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Old 05-17-2013, 11:11 AM   #17
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...true, I suppose, nothing beats solar, when you count in wear & maintenance costs... Solid state is a solid state!
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Old 06-19-2013, 08:39 AM   #18
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Hi Fusor,

Would you be able to say anything about that one, anything that smells fishy from the first look?




thanks in advance,
M
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Old 09-16-2013, 01:35 PM   #19
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from - http://www.sciencedaily.com/releases...0909131230.htm

where they gonna get ze gold from, for this interesting development ?


Quote :
The new work centers on plasmonic nanostructures, specifically, materials fabricated from gold particles and light-sensitive molecules of porphyin, of precise sizes and arranged in specific patterns. Plasmons, or a collective oscillation of electrons, can be excited in these systems by optical radiation and induce an electrical current that can move in a pattern determined by the size and layout of the gold particles, as well as the electrical properties of the surrounding environment.
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Old 09-16-2013, 04:16 PM   #20
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I don't buy things like that from amazon, bushi. Grid tie is anyway more expensive in some ways - an inverter per panel, and less reliable - by law, it has to shut down when the grid does, as it A: has nothing to sync with, and B: might kill a lineman repairing something if it's feeding the grid. So, if the power co goes out, so do you - for me, not having that liability is a major advantage (though I pay for it by having to have batteries).

Yes, there's a lot of exciting new work on meta-materials, nano-stuff. Mostly seems to be applied to things a heck of a lot less efficient than plain old polysilicon solar cells to make them almost competitive in efficiency. I think for now, it's largely a losing game. Don't worry - gold isn't that unique in this game, and as soon as they really understand things, something else will sub for the Au. What I find amusing, but also disgusting is all this "press release science" where they claim gains of 50% over what they had - but what they had was 2% efficiency. The panels in my system, some of which are over 30 years old - 12% for the really old ones, 14.7% for the new. But of course, in the press release they never give the actual total output/sq/lumen....you have to dig for that.

What we really want/need is Robert Heinlien's "Douglass-Martin solar rectifiers". After all, photons are just radio waves, and you should be able to simply capture them "wideband" and rectify the result in fast-enough diodes - which we are approaching now.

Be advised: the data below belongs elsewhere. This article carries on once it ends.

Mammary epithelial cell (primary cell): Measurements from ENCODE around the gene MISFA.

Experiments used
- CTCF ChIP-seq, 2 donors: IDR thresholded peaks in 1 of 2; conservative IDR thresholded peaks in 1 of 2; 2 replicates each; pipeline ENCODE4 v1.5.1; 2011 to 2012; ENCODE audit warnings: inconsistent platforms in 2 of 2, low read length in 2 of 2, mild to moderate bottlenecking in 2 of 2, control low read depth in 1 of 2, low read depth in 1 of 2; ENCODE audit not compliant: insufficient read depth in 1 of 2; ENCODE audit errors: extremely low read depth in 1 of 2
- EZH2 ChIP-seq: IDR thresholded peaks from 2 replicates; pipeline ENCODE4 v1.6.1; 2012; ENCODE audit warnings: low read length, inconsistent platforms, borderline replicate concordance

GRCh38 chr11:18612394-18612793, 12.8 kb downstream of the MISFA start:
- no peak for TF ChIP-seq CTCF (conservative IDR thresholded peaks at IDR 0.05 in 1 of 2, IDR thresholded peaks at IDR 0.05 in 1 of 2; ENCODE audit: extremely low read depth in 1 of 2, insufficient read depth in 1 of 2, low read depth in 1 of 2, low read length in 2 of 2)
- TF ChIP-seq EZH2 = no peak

But there's this problem. A blue photon has about 3 electron volts energy, and will make in a 100% good barrier rectifier (and modern polysilicon is close) - 3 volts. Whereas a near IR photon might be about 1 volt. If you allow the voltage output of a panel to rise to 3v to get all the power out of the blue, then you lose 100% power from the red - if you load the panel to 1v, you lose 2/3 of the power from the blue.

NASA, for whom no bucks are spared (it's kinda expensive to launch stuff) uses up to 3 layers in each cell. Top layer gets blue/UV, next the midband, last the IR.
It amounts to 3 systems (each a different voltage per cell), but stacked. The top layer lets the lower frequency/energy light through to the rest, and so on. Then you need 3 sets of controllers and so on. Still more power/weight, so they do it even though it's hideously expensive to make. I have a couple of their "rejects" as single cells, and they are fantastic.

This trend towards thin layers is going to discredit a lot of the solar biz. Micro-cracking is a lot more common the thinner something is, and in a series string of cells, you only need one failure to kill it, like the old Christmas tree strings. (the newer series ones have bulbs that auto-short-out if a high voltage appears across the terminals when the filament burns out). Good old thick poly si - that's the way I've gone and never regretted it for a second.

And really - those thin ones are only cheaper than silicon (pretty common stuff!) because they are thin. CdCuTe etc - odd and expensive (and poisonous) metals? I'll let someone else try that first. Oh, they have, and they all fail quite young and the companies go out of business w/o gov support, or even with it.

Right now, I'd do due diligence before buying any panel, and skip any from China, not because they are dumping - they might be, but that's not the point. They're simply not trustworthy as businesses. When you need warranty replacement, who's to say they haven't simply changed their name to avoid having to give you one? It's widely known to have happened a lot of times.

The jury is out on CSIQ, supposedly Canadian solar, but mostly owned/run by Chinese. They have screwed their shareholders in ways reminiscent of DryShips.....at the very least, we know they're not basically an honest outfit - even if they make OK panels (which we don't really know yet).

The German and American stuff seems tops so far in testing, and for life time. Also some Japanese companies are great and have been around the whole time - that's a great sign you've got some quality output - people keep coming back for more, even if it's at a slightly higher price point. Could just be you get what you pay for?

Edit: I'd suggest panels in the 250w range for price/performance - and look at the weight. It's not easy to make something wind/hail and so on resistant and light at the same time - NASA has it easy in space...on earth, thick glass and a stout frame are critical, even if it ups the shipping charges and mounting hassles.